Lenders Living Alone And Liking It

Midsize banks find that niches help keep the acquirer away

In his 47th-floor office at One Mellon Bank Center in Pittsburgh, Martin G. McGuinn is ready for a fight. Since assuming the chairman's post at Mellon Bank Corp. on Jan. 1, the ex-Marine has been bolstering his defenses against a possible takeover. Management has been streamlined, and laggard businesses--credit cards, ATM servicing, and most mortgages--have been put on the block. And he's shoring up Mellon's strongest suit: managing money for wealthy clients through such tony subsidiaries as Dreyfus Fund and Boston Co.

Like many midsize banks, Mellon, with $50 billion in assets, likes being independent. Last year, it shook off a Bank of New York Co. offer and so far has avoided disappearing into one of the newly minted megabanks such as the linkups of BankAmerica and NationsBank or Banc One and First Chicago. McGuinn says Mellon is too different to fit in with the big guys. "They're thinking of growing deposits and assets and loans on the balance sheet and brick-and-mortar branches," says McGuinn. "It's a national, retail, mass-market strategy. That's not our strategy at all."

STOCK BOOSTERS. Nor is it the strategy of other midtier banks. They are staying free by burrowing into niches--asset management, securities underwriting, small-business lending. They hope these businesses will produce steady fee income and boost stock multiples, making it harder for an acquirer to do a deal. "The industry's a lot less homogenous than it used to be," says David S. Berry, research director at investment bank Keefe, Bruyette & Woods Inc. "It will be even less so five years from now."

Some banks that discovered their niche a long time ago are now bolstering their franchises. First Tennessee National Corp. in Memphis is using its experience selling bonds since the 1920s to expand its securities business. Says First Tennessee Chairman Ralph Horn: "A few years ago, we were just a good retail bank with a bond operation."

Another bank with a historic niche is GreenPoint Financial Corp. New York-based GreenPoint has more than 150 years of experience lending money to immigrants, who often have no credit history. GreenPoint does so through so-called no-documentation mortgages. The bank requires no paperwork, but borrowers must make a larger downpayment--25% to 50%--and pay interest 0.6 to 1.2 percentage points higher than on typical mortgages. "They're much more profitable than conventional lending," says GreenPoint Chairman and CEO Thomas S. Johnson. So much more that GreenPoint is expanding nationwide.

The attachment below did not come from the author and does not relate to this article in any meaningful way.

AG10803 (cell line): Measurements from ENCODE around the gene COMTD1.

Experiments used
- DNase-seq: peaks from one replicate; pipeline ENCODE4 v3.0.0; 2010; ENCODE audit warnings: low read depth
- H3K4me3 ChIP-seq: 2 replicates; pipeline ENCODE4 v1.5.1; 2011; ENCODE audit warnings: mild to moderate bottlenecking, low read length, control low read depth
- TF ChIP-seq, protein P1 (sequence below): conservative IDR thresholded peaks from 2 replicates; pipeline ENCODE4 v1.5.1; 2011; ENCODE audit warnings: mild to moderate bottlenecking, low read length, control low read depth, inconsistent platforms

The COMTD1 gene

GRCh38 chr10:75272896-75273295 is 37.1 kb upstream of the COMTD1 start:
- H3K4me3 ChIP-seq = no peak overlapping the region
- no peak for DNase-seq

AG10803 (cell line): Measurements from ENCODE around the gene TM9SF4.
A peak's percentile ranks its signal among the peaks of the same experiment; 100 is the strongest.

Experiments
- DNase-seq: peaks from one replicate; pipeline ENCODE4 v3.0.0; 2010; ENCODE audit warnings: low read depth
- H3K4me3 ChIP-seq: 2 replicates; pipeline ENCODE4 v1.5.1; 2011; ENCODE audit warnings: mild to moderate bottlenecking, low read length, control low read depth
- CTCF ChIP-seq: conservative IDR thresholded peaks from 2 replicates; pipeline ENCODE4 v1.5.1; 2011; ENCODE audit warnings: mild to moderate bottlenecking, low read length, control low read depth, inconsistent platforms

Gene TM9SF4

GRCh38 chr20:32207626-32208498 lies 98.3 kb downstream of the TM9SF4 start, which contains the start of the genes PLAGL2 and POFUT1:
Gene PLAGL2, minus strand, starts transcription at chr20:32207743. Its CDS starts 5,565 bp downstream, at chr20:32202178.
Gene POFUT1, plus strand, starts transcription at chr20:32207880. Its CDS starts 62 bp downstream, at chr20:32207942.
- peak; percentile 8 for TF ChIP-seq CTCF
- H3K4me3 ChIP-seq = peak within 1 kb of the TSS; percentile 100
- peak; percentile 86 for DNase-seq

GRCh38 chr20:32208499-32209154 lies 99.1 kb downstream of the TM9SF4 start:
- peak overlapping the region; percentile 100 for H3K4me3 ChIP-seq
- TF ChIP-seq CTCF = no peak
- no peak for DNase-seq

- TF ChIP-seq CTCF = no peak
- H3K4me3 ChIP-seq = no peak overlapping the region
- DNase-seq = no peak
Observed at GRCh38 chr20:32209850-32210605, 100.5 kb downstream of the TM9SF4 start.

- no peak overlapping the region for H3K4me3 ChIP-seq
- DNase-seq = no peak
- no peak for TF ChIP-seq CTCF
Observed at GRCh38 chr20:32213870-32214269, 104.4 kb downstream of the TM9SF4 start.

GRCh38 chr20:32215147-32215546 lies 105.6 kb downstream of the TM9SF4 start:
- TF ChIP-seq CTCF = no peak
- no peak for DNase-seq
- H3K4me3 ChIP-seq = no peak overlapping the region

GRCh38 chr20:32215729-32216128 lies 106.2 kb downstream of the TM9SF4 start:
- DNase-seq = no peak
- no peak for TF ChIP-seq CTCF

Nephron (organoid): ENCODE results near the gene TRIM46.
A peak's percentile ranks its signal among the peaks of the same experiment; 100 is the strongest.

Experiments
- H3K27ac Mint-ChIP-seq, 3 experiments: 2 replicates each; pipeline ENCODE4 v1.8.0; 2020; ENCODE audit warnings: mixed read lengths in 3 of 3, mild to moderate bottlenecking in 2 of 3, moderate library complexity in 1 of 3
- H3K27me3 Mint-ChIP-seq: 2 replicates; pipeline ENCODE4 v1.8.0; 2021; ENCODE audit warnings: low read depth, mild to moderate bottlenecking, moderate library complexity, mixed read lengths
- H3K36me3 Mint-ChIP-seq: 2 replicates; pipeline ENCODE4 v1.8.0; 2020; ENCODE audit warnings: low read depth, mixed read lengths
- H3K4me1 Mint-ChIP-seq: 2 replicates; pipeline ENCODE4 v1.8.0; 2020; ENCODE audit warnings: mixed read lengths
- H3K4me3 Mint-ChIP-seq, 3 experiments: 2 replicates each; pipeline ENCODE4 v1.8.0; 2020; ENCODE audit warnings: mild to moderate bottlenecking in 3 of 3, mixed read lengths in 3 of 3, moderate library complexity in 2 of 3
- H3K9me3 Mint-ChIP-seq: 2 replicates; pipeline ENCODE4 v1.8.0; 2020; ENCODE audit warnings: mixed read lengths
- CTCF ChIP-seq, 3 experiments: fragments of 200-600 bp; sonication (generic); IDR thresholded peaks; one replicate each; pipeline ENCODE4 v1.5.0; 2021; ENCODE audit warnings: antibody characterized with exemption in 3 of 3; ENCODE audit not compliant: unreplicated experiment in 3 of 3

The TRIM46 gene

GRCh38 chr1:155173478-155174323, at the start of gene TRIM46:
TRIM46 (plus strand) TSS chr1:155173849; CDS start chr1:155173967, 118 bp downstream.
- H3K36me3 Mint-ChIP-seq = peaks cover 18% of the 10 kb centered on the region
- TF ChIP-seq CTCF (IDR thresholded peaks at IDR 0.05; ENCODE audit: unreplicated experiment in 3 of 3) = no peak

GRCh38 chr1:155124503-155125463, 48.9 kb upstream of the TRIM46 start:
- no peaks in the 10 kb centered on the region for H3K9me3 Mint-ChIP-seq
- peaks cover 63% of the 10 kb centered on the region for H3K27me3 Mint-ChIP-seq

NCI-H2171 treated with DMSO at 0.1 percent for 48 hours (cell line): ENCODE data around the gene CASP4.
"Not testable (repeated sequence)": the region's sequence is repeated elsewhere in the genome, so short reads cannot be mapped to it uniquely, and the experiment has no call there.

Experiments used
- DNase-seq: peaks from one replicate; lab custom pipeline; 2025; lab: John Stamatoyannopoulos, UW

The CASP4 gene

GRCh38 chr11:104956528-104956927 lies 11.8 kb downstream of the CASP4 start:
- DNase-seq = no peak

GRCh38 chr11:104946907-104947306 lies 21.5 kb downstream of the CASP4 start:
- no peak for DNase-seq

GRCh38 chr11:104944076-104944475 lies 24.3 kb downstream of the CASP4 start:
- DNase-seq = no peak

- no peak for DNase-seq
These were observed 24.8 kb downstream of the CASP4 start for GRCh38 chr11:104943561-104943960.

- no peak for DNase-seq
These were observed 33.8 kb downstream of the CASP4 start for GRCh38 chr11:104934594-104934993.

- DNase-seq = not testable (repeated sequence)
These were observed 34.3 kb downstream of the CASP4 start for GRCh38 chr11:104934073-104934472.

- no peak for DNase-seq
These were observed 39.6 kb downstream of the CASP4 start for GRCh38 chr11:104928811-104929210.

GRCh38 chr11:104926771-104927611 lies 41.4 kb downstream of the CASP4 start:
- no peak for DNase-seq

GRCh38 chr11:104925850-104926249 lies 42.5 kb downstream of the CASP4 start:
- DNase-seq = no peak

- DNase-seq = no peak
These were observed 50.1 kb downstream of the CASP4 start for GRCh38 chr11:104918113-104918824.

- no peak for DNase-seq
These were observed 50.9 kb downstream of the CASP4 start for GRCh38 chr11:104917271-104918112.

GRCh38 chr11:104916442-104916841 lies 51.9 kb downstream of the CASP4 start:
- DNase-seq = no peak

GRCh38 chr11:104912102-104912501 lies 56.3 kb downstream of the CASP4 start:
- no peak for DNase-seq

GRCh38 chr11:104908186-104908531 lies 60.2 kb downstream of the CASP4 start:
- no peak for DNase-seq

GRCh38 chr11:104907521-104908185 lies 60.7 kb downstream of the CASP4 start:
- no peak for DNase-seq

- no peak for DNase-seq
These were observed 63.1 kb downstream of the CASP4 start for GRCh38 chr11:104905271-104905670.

ADVICE, TOO. Going after another ignored sector--small business--is the ticket for Detroit's $24 billion Comerica Inc. About 90% of its loans go to businesses with sales of $500 million or less--many of them auto-parts suppliers in need of financial advice as well as money. "Our loan officers often become de facto chief financial officers of the companies we lend to," says Eugene A. Miller, Comerica's chairman and CEO.

At Mellon, McGuinn has won kudos by selling off mass-market businesses--such as a $1.9 billion credit-card portfolio dealt to Citigroup--and expanding its fund-management business internationally. Mellon has set up joint ventures with Bank of Tokyo-Mitsubishi Ltd. of Japan and, lately, with Credit Lyonnais. "These are moves in the right direction," says Kevin C. Holt, analyst with the Milwaukee investment firm of Strong Capital Management Inc., which owns more than 300,000 shares of Mellon stock.

While some banks can rely on top niche performance to stay independent, it's not certain all can do so. "Is management at all of those middle levels good enough to keep up with the big banks? The jury's still out on that," says James Shutz, a banking analyst at the Chicago Corp. In the end, analysts say midtier banking's niche highflyers could become too successful--making themselves must-have takeover targets at any price.

Before it's here, it's on the Bloomberg Terminal.